It makes sense, then, that her moment of convalescence came at the 2018 French Open. It was almost cinematic; down a set and a break to ascendant American Sloane Stephens in the final—and appearing overmatched—Halep turned her narrative on its head. She broke back and took the match, 3-6, 6-4, 6-1. “When I was down a break in the second set,” Halep recounted in her post-match address to the Stade de France, “I thought, ‘Everything is gone. I’m going to start to relax and enjoy the match.’”

The victory cemented her statistical and philosophical claim to the no. 1 ranking she has held since late February. It was Halep’s third title of the season—tied for third most on tour—and she has accrued more points (5,285) and prize money ($5,345,777) than anyone in her circuit so far this year. By nearly every metric, 2018 has been the year of Simona Halep.

Now she’ll be tasked with taking her mid-career renaissance to grass at Wimbledon. Entering Halep’s first-round match Tuesday, OddsShark lists her as having the fourth-best odds to win the tournament, trailing stalwarts Petra Kvitova, Serena Williams, and Garbine Muguruza. History tells us it will be difficult for Halep to repeat her Roland Garros title run. The field is as wide-open as it’s ever been: The only woman not named Williams to win back-to-back singles slams this century was a post-comeback Kim Clijsters more than seven years ago. And Halep has advanced to the quarterfinals in her last two Wimbledon appearances but has never reached the semis.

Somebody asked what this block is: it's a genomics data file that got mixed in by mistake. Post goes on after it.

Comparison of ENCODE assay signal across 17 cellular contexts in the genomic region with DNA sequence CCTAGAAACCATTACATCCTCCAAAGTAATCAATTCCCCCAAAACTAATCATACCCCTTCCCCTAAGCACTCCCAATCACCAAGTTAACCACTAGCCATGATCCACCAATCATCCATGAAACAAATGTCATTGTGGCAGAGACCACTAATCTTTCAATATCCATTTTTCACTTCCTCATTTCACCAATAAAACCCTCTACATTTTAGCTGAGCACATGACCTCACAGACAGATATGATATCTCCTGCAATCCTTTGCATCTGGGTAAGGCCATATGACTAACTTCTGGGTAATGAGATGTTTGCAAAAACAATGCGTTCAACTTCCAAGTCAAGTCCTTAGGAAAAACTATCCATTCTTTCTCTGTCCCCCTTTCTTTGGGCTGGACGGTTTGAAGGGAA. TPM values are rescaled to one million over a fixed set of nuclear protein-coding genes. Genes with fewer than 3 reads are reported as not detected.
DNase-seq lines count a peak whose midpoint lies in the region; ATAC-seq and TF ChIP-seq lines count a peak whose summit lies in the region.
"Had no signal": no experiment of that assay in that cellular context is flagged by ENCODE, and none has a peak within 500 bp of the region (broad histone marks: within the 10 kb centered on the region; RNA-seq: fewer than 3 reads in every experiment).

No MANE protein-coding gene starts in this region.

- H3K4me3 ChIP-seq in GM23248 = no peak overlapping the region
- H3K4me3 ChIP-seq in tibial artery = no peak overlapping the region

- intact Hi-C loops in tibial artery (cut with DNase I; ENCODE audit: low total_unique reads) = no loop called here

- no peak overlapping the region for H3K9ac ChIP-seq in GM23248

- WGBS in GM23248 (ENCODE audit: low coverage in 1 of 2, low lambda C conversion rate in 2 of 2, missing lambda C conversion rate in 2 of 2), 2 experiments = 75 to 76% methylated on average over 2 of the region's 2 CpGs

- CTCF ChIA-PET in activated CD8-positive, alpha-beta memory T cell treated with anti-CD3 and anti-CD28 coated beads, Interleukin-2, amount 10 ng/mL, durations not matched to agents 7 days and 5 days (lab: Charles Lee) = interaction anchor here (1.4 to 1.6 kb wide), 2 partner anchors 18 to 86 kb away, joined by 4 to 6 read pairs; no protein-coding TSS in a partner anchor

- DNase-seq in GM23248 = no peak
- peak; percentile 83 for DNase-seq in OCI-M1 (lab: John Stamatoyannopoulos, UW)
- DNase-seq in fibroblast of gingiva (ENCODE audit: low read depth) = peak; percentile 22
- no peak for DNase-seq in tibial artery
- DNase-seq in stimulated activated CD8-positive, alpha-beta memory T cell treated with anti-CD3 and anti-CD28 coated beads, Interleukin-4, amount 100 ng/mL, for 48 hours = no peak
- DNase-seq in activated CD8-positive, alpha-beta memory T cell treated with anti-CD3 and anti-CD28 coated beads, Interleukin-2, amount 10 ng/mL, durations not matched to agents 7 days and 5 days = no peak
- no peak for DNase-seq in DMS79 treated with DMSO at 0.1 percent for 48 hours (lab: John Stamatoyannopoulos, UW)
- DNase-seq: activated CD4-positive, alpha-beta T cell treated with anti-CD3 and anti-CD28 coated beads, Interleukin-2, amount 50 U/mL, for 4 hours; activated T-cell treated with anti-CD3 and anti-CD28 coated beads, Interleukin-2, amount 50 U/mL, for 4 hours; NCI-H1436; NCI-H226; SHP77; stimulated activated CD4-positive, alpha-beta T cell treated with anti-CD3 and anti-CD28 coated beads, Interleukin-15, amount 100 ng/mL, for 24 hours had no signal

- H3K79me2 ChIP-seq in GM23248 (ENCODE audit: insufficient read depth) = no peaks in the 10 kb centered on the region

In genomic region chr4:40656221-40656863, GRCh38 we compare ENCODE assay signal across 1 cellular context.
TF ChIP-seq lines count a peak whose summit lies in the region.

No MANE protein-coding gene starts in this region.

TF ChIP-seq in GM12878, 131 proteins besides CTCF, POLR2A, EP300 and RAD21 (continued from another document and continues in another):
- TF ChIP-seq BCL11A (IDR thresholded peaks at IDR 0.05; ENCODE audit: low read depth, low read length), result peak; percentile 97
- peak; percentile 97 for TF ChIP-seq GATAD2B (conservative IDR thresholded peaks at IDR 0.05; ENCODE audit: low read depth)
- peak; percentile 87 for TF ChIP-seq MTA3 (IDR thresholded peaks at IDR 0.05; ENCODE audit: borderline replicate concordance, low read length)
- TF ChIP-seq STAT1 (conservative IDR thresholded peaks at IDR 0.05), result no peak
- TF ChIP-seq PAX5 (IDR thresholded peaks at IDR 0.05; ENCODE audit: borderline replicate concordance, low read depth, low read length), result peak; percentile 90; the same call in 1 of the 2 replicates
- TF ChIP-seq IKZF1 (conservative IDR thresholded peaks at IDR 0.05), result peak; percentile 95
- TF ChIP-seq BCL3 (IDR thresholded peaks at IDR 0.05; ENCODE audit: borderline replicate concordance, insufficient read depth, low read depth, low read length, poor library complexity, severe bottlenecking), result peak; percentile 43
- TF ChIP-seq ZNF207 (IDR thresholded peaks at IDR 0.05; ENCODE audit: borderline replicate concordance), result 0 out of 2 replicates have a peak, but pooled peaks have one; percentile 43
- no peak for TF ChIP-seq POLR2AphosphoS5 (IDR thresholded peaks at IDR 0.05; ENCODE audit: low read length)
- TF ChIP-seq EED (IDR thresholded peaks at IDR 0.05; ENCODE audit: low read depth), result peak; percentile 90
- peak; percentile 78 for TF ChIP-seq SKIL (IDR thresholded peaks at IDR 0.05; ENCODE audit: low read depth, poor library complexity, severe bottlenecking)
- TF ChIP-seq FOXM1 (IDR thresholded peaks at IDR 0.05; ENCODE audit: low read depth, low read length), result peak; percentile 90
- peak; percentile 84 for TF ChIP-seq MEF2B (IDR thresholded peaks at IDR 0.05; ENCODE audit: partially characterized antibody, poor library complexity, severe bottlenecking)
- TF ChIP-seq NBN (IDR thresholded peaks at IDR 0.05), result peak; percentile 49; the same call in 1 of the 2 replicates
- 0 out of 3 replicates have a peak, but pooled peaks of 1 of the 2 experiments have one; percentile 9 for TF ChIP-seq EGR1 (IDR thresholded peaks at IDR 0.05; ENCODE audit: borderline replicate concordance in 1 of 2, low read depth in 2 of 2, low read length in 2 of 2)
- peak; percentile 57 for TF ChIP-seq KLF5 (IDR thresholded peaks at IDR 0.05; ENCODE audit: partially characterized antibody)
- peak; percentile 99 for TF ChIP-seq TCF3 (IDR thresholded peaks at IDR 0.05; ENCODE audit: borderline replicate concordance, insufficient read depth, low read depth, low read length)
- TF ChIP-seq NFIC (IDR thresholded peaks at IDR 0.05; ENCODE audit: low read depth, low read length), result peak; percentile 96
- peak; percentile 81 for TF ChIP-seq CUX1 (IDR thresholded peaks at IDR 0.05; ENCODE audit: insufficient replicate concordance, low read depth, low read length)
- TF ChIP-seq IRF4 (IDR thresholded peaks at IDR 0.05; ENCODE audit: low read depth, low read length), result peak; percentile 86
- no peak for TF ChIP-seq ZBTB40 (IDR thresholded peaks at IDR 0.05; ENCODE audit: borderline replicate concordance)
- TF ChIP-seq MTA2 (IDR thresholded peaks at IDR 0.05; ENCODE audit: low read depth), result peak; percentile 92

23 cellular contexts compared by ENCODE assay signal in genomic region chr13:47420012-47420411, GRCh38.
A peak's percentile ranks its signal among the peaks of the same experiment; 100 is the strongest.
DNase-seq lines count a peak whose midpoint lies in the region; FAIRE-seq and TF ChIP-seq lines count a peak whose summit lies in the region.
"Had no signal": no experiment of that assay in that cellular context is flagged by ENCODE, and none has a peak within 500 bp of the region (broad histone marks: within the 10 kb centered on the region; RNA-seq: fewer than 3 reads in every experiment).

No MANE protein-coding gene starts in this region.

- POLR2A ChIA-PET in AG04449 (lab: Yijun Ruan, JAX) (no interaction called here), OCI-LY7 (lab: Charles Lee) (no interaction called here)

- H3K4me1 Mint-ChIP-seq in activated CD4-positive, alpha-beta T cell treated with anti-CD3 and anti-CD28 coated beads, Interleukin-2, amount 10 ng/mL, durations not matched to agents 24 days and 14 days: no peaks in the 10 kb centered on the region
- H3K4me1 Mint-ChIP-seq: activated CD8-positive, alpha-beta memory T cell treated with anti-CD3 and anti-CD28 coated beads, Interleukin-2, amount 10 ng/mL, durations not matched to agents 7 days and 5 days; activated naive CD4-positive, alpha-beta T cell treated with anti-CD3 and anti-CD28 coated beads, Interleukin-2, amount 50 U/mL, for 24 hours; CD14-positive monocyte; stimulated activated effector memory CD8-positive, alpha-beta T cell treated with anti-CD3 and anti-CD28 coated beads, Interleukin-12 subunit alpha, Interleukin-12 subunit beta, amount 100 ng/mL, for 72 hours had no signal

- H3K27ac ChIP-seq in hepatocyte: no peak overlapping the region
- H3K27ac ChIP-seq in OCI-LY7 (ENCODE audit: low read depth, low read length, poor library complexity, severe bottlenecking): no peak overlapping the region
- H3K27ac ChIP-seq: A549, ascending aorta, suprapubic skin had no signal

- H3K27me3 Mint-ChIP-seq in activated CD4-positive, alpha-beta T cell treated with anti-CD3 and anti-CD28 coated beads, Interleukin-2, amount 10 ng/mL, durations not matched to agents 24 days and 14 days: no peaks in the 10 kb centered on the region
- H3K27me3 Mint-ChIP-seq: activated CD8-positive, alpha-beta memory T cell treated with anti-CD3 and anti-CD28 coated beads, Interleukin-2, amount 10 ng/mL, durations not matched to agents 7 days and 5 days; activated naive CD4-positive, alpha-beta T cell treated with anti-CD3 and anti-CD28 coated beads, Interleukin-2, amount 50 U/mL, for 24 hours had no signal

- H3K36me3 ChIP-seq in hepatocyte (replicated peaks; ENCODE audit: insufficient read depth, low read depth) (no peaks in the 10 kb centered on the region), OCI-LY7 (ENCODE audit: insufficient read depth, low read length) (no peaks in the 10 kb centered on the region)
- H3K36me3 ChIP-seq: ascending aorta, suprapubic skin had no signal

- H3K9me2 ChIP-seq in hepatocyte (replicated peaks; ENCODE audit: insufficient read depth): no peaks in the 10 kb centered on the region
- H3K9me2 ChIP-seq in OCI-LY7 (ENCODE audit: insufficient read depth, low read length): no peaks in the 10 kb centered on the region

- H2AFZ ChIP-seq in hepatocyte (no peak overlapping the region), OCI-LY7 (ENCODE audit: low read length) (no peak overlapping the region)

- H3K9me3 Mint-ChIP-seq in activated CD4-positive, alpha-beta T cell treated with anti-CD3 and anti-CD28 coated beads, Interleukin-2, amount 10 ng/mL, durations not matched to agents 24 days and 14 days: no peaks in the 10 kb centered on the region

Halep’s former tormentors will be waiting. Her side of the draw, should she escape it, could feature matchups with Konta, Ostapenko, Maria Sharapova (who bested Halep in three sets in the 2014 French Open final), or the favorite, Kvitova. “The pressure is off—the dream came true,” Halep said, beaming, in a press conference over the weekend. The question now is whether that will unlock a looser, more relaxed Halep or inspire complacency in a player who has made a living as an underdog.

“I give her credit, with all the sorts of kicks in the stomach she’s had, to be able to keep coming out and keep putting herself in positions and keep winning,” Cahill said in an interview just after Halep first reached no. 1 last year. “It shows she has a remarkable strength inside.”

For a player as gifted as Halep, that fortitude—sharpened and honed through years of tribulation—might be her greatest advantage.


“I’ve always said that winning a Grand Slam title is what is most important,” Halep told The Independent last October. “If you get to no. 1 people say: ‘But you didn’t win a Grand Slam.’ … If you want to finish your career really happy with what you did, you have to win both.”

And as of that balmy mid-June afternoon in Paris, she has both. Wimbledon will be a fresh test for Halep, and it likely won’t be forgiving; one challenge begets another, and the ghosts of collapses past are awaiting her in London. But for now, a player who was once implored by her coach to change is focused on keeping some things constant.

“Of course inside of myself it’s a change because I’m really happy that I was able to break that barrier,” Halep said. “But life is the same. Everybody’s the same. I am the same.”